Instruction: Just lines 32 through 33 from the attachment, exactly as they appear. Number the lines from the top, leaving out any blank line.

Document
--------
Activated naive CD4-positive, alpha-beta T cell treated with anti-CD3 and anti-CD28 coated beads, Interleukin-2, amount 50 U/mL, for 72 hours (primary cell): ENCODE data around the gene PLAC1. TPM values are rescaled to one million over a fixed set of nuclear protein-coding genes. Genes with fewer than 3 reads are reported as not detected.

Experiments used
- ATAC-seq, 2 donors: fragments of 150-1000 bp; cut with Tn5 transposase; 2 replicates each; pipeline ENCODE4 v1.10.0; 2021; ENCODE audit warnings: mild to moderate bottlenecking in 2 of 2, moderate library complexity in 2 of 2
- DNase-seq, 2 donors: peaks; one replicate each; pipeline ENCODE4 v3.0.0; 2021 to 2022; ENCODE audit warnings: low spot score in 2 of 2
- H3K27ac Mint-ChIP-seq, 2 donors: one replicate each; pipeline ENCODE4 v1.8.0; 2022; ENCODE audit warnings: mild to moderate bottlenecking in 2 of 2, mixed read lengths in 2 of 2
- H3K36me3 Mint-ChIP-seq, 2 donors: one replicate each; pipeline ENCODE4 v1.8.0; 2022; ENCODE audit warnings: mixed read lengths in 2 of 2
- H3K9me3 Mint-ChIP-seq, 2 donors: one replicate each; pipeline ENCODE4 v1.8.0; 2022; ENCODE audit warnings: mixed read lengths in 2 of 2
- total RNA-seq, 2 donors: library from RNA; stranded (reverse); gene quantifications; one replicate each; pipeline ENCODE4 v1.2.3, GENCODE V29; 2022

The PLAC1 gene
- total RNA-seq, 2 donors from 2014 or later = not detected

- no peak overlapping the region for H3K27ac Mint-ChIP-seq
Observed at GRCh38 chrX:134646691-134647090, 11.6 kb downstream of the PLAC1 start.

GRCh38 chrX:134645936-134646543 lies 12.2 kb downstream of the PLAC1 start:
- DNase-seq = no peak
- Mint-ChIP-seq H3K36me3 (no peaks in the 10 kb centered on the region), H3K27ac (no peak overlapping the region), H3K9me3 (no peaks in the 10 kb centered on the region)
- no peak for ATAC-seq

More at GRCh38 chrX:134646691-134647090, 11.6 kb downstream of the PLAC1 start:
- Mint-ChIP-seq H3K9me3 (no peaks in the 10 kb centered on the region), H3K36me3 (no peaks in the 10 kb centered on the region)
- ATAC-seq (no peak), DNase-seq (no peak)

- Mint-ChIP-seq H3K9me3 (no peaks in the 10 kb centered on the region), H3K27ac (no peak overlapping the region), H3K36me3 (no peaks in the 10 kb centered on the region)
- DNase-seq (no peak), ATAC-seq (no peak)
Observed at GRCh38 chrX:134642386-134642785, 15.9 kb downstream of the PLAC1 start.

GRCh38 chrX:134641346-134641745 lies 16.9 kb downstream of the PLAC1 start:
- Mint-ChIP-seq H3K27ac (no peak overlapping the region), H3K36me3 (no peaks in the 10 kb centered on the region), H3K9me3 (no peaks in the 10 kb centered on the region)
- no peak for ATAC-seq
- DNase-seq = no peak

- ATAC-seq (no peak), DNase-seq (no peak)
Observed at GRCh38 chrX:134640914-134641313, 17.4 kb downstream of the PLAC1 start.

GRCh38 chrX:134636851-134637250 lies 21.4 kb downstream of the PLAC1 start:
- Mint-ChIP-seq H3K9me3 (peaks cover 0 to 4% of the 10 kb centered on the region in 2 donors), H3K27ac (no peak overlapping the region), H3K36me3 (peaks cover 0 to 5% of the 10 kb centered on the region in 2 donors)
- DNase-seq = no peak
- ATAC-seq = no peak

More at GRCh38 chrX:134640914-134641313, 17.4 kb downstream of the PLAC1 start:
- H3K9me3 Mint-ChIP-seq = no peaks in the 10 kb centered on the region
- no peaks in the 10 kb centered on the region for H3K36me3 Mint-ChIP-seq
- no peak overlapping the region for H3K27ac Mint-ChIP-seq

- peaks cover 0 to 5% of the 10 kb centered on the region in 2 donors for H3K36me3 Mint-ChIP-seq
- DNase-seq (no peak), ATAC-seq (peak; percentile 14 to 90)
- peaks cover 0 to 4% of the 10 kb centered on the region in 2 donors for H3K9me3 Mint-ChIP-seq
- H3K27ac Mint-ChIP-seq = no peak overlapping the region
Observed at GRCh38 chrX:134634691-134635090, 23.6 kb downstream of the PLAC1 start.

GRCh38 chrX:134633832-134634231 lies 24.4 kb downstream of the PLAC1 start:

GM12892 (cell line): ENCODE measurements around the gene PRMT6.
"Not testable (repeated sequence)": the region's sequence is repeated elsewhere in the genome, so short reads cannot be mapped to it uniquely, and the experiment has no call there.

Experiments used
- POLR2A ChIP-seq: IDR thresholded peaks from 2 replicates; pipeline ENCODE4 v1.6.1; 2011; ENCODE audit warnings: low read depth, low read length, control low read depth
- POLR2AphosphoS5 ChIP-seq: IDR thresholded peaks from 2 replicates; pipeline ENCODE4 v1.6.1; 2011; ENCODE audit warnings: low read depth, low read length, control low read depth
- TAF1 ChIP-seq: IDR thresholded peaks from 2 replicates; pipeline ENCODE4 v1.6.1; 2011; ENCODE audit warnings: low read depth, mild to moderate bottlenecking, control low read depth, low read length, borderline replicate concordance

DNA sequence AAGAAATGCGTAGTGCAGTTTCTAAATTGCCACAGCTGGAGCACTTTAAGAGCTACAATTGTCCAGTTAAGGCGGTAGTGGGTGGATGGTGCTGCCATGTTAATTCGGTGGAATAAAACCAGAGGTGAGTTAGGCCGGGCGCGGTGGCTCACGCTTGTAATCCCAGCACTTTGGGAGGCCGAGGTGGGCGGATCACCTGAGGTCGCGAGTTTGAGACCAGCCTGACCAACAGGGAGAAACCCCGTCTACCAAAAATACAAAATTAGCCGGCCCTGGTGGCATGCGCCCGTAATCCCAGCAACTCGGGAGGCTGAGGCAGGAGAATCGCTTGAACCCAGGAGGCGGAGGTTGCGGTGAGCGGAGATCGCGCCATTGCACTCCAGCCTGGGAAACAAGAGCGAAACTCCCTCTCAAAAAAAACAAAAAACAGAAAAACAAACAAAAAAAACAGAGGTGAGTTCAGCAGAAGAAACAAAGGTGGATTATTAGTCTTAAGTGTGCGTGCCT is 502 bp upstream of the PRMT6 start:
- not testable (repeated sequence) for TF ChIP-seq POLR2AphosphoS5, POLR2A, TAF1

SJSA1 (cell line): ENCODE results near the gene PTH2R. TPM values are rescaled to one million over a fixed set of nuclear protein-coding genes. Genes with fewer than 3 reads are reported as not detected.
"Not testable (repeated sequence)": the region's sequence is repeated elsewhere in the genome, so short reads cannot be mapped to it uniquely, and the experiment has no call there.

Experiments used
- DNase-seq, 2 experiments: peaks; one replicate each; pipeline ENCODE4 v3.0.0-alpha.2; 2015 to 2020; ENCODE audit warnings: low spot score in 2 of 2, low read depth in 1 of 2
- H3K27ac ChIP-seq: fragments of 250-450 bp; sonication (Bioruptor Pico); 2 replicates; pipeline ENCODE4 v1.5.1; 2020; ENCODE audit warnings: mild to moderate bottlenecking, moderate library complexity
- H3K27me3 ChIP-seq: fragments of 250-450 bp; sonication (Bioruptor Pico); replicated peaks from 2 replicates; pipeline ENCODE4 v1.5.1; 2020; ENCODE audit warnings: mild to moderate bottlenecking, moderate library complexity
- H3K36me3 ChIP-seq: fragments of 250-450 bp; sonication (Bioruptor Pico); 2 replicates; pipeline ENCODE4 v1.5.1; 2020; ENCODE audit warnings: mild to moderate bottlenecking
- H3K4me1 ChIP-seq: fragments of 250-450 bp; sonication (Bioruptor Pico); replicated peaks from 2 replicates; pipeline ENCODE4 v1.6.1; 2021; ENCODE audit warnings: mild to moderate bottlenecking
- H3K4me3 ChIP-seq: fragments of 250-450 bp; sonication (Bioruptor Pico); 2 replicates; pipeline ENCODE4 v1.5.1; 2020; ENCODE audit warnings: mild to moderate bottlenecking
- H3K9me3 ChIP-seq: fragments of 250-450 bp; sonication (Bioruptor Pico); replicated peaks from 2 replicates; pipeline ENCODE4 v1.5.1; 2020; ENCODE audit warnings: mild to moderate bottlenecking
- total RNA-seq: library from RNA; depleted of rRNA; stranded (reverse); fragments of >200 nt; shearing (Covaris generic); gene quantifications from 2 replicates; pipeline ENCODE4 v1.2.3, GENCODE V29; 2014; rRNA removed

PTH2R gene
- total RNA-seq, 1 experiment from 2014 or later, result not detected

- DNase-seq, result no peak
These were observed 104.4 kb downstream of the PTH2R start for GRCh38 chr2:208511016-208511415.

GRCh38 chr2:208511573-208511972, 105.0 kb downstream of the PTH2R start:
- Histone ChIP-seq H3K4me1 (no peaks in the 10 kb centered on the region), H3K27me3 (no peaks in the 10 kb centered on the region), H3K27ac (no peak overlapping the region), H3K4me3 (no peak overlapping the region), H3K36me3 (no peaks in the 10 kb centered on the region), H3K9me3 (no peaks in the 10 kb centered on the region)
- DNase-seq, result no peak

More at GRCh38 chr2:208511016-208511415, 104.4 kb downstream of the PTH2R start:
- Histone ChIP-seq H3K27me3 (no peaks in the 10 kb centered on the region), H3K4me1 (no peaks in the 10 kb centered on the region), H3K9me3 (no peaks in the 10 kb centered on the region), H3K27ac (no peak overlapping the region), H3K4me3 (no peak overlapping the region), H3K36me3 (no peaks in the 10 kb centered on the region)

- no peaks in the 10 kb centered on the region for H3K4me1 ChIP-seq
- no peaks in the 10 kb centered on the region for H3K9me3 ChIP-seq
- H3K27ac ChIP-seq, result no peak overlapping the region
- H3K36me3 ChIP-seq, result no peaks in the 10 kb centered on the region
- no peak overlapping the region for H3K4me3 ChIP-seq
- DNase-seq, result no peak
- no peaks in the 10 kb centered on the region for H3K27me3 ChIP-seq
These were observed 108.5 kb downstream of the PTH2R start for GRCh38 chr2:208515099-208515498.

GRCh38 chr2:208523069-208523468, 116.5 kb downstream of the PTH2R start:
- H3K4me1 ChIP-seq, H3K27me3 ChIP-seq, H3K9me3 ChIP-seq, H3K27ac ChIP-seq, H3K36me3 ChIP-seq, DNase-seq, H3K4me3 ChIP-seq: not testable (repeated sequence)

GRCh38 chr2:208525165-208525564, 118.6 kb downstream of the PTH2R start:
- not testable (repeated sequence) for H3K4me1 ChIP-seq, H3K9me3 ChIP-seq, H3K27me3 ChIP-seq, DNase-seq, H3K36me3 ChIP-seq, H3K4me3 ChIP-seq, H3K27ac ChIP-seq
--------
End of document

- ATAC-seq = no peak

More at GRCh38 chrX:134640914-134641313, 17.4 kb downstream of the PLAC1 start: